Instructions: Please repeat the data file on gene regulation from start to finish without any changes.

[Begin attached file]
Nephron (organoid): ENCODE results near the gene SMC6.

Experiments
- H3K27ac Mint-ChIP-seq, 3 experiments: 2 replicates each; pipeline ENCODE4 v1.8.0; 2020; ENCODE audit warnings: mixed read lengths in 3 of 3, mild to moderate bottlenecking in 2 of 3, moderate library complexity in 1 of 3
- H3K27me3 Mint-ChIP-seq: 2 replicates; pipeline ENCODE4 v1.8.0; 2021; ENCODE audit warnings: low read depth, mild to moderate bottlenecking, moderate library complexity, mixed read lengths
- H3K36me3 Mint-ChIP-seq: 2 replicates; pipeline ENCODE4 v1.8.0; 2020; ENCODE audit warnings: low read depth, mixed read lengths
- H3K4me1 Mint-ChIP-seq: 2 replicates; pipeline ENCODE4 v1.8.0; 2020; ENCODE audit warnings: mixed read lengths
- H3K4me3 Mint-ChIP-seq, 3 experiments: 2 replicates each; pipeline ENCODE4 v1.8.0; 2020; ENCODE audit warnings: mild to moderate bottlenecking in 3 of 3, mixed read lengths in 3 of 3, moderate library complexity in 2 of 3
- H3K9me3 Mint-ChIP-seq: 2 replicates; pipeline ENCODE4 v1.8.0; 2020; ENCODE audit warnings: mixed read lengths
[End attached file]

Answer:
Nephron (organoid): ENCODE results near the gene SMC6.

Experiments
- H3K27ac Mint-ChIP-seq, 3 experiments: 2 replicates each; pipeline ENCODE4 v1.8.0; 2020; ENCODE audit warnings: mixed read lengths in 3 of 3, mild to moderate bottlenecking in 2 of 3, moderate library complexity in 1 of 3
- H3K27me3 Mint-ChIP-seq: 2 replicates; pipeline ENCODE4 v1.8.0; 2021; ENCODE audit warnings: low read depth, mild to moderate bottlenecking, moderate library complexity, mixed read lengths
- H3K36me3 Mint-ChIP-seq: 2 replicates; pipeline ENCODE4 v1.8.0; 2020; ENCODE audit warnings: low read depth, mixed read lengths
- H3K4me1 Mint-ChIP-seq: 2 replicates; pipeline ENCODE4 v1.8.0; 2020; ENCODE audit warnings: mixed read lengths
- H3K4me3 Mint-ChIP-seq, 3 experiments: 2 replicates each; pipeline ENCODE4 v1.8.0; 2020; ENCODE audit warnings: mild to moderate bottlenecking in 3 of 3, mixed read lengths in 3 of 3, moderate library complexity in 2 of 3
- H3K9me3 Mint-ChIP-seq: 2 replicates; pipeline ENCODE4 v1.8.0; 2020; ENCODE audit warnings: mixed read lengths